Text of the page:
I was pushing down a hallway, wheels fighting against thick carpet. A fellow in a suit came by, asked me, kindly, if Id like some help, if could he push me. I said, No, carpet is tough to push on, but it gives me a good workout. He smiled back and said, Well, its nice to meet one of you people thats not simply lazy. I stopped and stared at him and he smiled back, thinking that hed complimented me. That his remark had risen me up from the lazy scum who dont work. I took offense at his compliment. He walked off, not having been challenged in his belief, but simply determining that I was the exception that proved the rule. It was my first hint that Id somehow become one of those people those people they talk about on television.

Decisions Published (Toronto Board of Health)
Notes regarding:
The Global City: Newcomer Health in Toronto
Toronto Public Health Newcomer Pilot Projects
Improving Health and Health Equity through the Toronto Parks Plan
and more.


When macro goes micro (Paul Gallant, Yonge Street Media)
When Maggie Chen worked in Shanghai as an economist for the Chinese government, she looked at macro-economic trends in order to analyze the impact on the labour force, vocational training and the social-insurance system. After immigrating to Canada just over three years ago, Chen found herself in the middle of something of an economic experiment. The test: Will the Toronto job market embrace the skills and experience she has, or will she have to alter her career path to make a living? “I’m struggling with switching between my plan A and B,” says Chen, 41. “It’s a cost-efficiency evaluation problem.” … The good news side of Chen’s experience is the growing number of resources available for new Canadians and awareness of the challenges they face. It’s not like Canada can afford to snub its immigrants. Susan Brown, a senior policy advisor for labour force development at the City of Toronto, is familiar with Chen’s situation, both theoretically and personally. As Chen’s career mentor through the Toronto Region Immigrant Employment Council, Brown has been Chen’s cheerleader through her job search.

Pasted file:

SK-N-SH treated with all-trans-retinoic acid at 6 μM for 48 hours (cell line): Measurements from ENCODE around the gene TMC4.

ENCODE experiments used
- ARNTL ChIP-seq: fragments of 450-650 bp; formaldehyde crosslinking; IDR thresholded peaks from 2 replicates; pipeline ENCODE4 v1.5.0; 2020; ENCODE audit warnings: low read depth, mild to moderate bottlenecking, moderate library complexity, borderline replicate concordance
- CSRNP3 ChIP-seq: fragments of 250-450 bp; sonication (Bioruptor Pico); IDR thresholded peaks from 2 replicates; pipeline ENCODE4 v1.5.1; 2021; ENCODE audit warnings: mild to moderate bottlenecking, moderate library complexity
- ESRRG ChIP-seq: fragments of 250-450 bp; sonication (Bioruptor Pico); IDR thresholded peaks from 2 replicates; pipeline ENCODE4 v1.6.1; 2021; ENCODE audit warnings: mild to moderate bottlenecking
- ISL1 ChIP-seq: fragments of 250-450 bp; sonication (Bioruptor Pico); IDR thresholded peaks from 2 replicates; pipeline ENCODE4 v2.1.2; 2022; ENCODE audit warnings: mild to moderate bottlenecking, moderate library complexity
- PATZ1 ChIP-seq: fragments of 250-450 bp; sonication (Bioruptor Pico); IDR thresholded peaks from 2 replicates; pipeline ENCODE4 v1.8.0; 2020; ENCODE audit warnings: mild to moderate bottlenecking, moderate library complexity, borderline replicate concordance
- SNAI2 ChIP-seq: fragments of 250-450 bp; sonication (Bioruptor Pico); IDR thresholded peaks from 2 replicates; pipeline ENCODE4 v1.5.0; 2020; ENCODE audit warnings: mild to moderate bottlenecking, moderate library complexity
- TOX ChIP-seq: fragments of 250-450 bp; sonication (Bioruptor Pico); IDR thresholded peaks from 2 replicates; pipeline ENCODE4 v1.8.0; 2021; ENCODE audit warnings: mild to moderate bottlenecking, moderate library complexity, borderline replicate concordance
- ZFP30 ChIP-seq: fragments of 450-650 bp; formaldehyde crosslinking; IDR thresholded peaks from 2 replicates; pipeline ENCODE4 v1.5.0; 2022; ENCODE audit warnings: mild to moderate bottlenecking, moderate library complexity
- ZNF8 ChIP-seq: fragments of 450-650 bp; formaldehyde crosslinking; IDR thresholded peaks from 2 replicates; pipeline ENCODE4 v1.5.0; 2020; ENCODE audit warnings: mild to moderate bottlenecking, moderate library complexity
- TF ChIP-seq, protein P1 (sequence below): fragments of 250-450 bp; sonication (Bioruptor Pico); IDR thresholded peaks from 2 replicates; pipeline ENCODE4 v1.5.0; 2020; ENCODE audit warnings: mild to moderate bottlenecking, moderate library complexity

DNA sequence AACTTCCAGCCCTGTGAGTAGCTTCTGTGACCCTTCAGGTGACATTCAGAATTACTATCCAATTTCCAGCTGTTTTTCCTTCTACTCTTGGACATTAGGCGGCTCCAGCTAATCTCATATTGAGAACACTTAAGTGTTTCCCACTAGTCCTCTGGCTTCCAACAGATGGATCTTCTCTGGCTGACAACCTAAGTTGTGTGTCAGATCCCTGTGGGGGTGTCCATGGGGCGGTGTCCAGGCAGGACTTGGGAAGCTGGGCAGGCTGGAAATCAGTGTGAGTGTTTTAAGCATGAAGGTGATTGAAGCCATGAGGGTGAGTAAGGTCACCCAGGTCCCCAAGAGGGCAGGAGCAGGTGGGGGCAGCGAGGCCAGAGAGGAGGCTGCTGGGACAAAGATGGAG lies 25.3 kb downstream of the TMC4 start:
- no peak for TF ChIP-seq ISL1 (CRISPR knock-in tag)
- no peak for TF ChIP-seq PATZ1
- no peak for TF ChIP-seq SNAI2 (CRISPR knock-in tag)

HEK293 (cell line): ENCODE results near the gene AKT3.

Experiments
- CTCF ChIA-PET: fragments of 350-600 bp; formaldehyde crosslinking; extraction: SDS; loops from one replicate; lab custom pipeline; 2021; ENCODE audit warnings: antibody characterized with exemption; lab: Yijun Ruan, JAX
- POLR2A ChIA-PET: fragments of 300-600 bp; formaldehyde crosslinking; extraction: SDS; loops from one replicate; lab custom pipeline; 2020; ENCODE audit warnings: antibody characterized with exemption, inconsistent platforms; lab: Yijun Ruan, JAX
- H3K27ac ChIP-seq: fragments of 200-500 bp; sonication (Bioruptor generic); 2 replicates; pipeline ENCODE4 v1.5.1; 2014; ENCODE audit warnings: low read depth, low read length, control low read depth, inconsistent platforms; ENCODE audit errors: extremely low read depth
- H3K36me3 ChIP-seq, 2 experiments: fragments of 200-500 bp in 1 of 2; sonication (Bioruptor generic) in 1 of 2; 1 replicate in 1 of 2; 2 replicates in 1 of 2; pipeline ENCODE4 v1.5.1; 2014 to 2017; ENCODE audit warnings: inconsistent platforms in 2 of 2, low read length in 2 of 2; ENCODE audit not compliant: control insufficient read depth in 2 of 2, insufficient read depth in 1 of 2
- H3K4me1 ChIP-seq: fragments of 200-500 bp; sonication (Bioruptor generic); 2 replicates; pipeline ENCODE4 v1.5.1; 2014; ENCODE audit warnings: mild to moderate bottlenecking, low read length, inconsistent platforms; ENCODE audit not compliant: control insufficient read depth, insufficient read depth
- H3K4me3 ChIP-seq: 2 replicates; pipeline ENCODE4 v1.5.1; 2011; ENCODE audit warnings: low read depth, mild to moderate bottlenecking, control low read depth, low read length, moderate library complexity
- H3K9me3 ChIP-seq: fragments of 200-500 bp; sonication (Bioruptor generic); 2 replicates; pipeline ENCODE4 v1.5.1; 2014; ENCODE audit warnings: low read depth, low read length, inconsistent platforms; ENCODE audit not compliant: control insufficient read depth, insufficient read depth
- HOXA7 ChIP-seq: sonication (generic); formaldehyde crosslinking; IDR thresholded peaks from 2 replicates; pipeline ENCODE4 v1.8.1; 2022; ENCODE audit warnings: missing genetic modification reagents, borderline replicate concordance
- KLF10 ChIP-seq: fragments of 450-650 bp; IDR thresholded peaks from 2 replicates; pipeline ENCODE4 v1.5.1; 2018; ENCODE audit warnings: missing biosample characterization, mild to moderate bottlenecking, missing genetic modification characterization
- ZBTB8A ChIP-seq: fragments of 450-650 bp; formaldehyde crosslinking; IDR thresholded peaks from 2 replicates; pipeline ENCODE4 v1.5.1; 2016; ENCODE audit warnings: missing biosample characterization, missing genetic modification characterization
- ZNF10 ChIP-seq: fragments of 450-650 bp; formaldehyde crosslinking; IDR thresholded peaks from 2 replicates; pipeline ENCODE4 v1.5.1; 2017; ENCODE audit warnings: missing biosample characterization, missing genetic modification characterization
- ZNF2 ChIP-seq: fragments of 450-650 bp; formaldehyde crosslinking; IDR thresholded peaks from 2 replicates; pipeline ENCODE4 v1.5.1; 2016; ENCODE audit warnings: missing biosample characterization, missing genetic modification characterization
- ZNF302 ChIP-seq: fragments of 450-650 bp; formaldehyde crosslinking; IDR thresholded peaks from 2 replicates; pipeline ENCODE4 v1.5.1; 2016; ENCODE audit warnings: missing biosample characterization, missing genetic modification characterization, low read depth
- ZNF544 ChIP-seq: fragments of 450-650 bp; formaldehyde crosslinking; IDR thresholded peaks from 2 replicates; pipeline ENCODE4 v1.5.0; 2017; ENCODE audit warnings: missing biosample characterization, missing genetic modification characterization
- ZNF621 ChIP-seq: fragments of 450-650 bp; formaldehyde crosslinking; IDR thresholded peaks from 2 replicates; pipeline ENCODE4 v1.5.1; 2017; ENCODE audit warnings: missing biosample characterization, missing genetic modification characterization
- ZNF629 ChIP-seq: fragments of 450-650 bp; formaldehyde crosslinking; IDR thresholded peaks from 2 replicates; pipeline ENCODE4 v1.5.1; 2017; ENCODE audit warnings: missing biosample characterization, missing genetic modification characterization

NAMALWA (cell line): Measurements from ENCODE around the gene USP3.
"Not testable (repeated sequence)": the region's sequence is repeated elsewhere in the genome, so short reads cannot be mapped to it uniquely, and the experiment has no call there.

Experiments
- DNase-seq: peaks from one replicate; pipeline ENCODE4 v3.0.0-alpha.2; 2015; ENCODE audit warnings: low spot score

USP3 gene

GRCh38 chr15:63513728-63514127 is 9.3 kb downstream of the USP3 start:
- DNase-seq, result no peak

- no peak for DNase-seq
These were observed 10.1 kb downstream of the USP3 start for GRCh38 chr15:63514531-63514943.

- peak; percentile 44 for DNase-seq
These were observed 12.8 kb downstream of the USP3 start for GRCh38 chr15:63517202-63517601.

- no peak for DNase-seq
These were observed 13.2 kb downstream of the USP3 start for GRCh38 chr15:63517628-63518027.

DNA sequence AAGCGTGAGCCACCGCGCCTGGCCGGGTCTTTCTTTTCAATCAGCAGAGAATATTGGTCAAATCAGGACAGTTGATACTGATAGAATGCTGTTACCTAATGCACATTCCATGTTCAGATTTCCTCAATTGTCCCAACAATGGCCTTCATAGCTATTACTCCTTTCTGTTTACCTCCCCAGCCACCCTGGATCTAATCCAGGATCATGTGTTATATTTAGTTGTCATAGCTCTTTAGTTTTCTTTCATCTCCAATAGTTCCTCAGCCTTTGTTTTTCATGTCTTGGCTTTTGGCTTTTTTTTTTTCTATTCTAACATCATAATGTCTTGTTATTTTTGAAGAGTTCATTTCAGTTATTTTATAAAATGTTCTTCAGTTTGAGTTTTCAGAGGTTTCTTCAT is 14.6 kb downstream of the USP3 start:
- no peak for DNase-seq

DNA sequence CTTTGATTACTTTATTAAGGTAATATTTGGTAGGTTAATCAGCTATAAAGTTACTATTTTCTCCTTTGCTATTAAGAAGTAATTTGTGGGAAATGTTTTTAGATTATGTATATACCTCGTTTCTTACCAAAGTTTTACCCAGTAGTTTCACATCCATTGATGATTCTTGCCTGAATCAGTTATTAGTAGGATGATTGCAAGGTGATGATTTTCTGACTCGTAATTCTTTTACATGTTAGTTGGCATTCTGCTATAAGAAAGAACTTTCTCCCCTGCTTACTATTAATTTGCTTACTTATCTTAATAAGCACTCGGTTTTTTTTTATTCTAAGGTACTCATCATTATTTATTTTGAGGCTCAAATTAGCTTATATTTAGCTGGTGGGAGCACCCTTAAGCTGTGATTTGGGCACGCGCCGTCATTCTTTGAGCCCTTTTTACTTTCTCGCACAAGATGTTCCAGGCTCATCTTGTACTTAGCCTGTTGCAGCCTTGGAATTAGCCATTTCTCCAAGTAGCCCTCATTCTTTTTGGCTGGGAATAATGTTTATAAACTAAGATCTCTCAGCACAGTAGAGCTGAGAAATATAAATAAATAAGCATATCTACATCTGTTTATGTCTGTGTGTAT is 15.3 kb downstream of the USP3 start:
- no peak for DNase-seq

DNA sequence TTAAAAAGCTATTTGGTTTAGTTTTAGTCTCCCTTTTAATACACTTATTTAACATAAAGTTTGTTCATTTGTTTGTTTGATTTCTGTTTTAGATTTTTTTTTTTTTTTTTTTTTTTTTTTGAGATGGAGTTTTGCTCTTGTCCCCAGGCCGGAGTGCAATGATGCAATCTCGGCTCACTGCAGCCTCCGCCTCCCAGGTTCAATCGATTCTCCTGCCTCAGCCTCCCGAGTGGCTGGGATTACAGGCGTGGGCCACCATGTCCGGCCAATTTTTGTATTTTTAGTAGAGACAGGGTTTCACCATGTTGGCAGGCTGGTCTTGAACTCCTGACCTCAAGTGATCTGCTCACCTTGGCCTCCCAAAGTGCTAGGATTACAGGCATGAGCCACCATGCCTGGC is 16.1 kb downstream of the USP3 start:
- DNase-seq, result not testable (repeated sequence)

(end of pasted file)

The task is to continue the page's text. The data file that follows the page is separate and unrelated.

Speaking with confidence (Kelly Pedro, London Free Press)